IoT-Ready Temperature Probe for Smart Monitoring of Forest Roads
2. Materials and Methods
- study housing for use in severe settings with mechanical, chemical, and environmental stress;
- sensor elements at predetermined distances;
- internal wiring with minimized influence on measurements;
- connecting cabling with minimal impact on measurements; and
- hermetically sealed mechanical elements.
2.1. Probe Electrical Design
2.2. Probe Mechanical Design
- polypropylene as a thermoplastic polymer, which is one of the commonly used plastics in many areas of industry. It is suitable for our intended use as a probe housing due to its temperature, mechanical, and chemical resistance. A range of pipes of various diameters is available for use in plumbing installations. Various fittings are also available and the principle of joining them is with the use of a plastic welding machine,
- polyethylene is a commonly used thermoplastic polymer. It is characterized by high resistance to acids, alkalis, and some other chemicals. It is suitable as a probe housing for measuring the temperature profile, also due to its temperature resistance. Fittings and accessories are mostly available, joining is realized by thermal fusion or by using an appropriate adhesive.
2.3. Probe Internal Connection Proposal
2.4. Individual Sensors Position Identification
2.5. Probe System Architecture and Design for Forest Road Measurements
3. Simulation Model and Experimental Measurement Proposal
- Measurement in a water bath to verify the measurement procedure during a step temperature change.
- The measurement starts at ambient temperature.
- The probe is immersed in a water bath at a temperature approximately 55 °C (domestic hot water).
- The measurement is completed after approaching the temperatures measured by sensors 00, 05, 10, 15, 20, 25 and the auxiliary thermometer 04.
- Measurement in a climate chamber to verify the measurement procedure in case of gradual temperature change.
- The probe is placed into the climate chamber and the measurement starts.
- The temperature increases by 10 °C comparing the initial temperature is adjusted in the climate chamber, followed by a dwell time of approximately 6–8 min at maximum temperature. Then the climate chamber is switched off .
- The measurement is completed after approaching the temperatures measured by sensors 00, 05, 10, 15, 20, 25 and auxiliary thermometer 04.
3.1. Simulation Model Proposal
3.2. Simulation Results
4. Simulation and Experimental Result Comparison and Discussion
Novelty of Proposed Solution and Future Research
- analysis of the effect of PUR sealant aging on the response time and measurement accuracy. It is assumed that due to aging, the PUR sealant will shrink and thus the contact between the individual components of the probe will be lost. From a thermal point of view, this will increase the thermal resistance, e.g., between the probe housing and the PUR sealant, thus extending the response time;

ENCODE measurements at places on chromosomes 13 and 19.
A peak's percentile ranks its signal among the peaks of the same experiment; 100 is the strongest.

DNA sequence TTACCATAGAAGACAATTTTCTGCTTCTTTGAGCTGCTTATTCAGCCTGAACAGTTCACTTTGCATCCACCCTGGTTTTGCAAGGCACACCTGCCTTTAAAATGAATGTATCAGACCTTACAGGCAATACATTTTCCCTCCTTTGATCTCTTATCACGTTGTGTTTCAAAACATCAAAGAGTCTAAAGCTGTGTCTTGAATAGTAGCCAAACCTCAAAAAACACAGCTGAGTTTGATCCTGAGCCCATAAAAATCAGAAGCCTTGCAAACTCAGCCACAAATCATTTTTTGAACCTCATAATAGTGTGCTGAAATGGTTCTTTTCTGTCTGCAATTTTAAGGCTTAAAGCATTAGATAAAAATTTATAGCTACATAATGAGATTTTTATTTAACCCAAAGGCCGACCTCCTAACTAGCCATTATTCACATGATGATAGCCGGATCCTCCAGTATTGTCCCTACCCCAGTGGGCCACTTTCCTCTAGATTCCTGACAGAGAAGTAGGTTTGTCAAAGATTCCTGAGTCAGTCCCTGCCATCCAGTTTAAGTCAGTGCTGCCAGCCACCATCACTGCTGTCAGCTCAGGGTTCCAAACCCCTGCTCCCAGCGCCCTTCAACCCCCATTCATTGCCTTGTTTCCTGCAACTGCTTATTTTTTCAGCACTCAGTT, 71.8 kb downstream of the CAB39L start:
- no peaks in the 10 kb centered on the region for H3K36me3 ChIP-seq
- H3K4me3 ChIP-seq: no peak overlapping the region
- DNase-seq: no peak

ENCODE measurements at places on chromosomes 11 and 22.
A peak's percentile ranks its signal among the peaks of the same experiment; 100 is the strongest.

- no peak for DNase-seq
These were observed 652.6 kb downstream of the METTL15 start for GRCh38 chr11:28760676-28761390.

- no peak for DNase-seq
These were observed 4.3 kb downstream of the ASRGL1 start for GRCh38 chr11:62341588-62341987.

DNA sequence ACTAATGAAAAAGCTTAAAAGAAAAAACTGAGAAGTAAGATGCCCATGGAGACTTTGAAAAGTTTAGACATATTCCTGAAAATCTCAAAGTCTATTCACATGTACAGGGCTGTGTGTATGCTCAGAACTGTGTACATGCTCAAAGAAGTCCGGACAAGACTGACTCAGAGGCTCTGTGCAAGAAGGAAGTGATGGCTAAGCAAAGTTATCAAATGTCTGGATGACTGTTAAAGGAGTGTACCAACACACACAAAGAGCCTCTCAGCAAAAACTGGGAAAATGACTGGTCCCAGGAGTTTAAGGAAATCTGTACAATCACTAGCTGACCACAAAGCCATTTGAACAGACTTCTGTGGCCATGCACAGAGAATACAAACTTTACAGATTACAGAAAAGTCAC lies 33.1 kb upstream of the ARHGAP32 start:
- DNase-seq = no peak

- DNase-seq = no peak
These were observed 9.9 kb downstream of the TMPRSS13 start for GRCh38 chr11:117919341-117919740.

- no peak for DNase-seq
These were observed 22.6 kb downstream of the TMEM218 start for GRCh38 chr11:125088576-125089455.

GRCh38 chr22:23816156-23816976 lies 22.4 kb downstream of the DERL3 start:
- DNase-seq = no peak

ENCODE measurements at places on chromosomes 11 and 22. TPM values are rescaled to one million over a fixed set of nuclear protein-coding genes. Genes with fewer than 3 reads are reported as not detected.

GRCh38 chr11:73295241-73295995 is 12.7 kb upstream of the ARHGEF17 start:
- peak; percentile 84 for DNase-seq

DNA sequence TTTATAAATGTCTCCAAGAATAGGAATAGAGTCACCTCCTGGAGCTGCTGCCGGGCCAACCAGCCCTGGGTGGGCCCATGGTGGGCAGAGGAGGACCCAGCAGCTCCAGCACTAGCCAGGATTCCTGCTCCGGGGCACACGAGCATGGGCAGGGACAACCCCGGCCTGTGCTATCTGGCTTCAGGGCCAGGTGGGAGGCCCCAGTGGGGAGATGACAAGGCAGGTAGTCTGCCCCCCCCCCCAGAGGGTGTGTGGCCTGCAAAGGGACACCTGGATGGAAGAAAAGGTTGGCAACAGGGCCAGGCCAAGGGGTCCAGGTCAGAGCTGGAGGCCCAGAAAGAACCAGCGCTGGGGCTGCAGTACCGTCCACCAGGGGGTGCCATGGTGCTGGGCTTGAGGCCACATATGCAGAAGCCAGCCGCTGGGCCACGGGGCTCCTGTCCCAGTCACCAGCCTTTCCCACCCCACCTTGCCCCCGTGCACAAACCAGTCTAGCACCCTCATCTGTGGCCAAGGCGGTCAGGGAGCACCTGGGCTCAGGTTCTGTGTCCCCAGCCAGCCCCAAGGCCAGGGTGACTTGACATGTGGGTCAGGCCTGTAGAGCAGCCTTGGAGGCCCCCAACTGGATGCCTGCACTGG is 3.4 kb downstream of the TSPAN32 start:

- investigation of temperature fields, mainly the temperature gradients along the height of the probe, which occur due to variation in the surrounding temperature depending on the time and depth in the soil layer. This research will require the preparation and solution of a 3D simulation model, including the definition of the temperature profile in the soil depending on the depth below the earth’s surface in different seasons, as well as a description of temperature changes during the day;
- optimization of the internal probe layout with respect to self-heating of the measuring elements, space requirements and dimensions; and
- analysis of several available sealants to design specific probe solutions for environments with special requirements.
Institutional Review Board Statement
Informed Consent Statement
Data Availability Statement
Conflicts of Interest
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|Byte 0–1||Temperature registers||Not Available|
|Byte 2||TH Register or User Byte 1||User Byte 1 (UBH)|
|Byte 3||TL Register or User Byte 1||User Byte 2 (UBL)|
|Byte 4||Configuration register||Configuration register|
|Byte 5–8||Reserved||Not Available|
|Thermal conductivity [W·m−1·K−1]||0.24||0.4||0.375|
|Specific heat [J·kg−1·K−1]||2000||1840||1900|
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Gaspar, G.; Dudak, J.; Behulova, M.; Stremy, M.; Budjac, R.; Sedivy, S.; Tomas, B. IoT-Ready Temperature Probe for Smart Monitoring of Forest Roads. Appl. Sci. 2022, 12, 743. https://doi.org/10.3390/app12020743
Gaspar G, Dudak J, Behulova M, Stremy M, Budjac R, Sedivy S, Tomas B. IoT-Ready Temperature Probe for Smart Monitoring of Forest Roads. Applied Sciences. 2022; 12(2):743. https://doi.org/10.3390/app12020743Chicago/Turabian Style
Gaspar, Gabriel, Juraj Dudak, Maria Behulova, Maximilian Stremy, Roman Budjac, Stefan Sedivy, and Boris Tomas. 2022. "IoT-Ready Temperature Probe for Smart Monitoring of Forest Roads" Applied Sciences 12, no. 2: 743. https://doi.org/10.3390/app12020743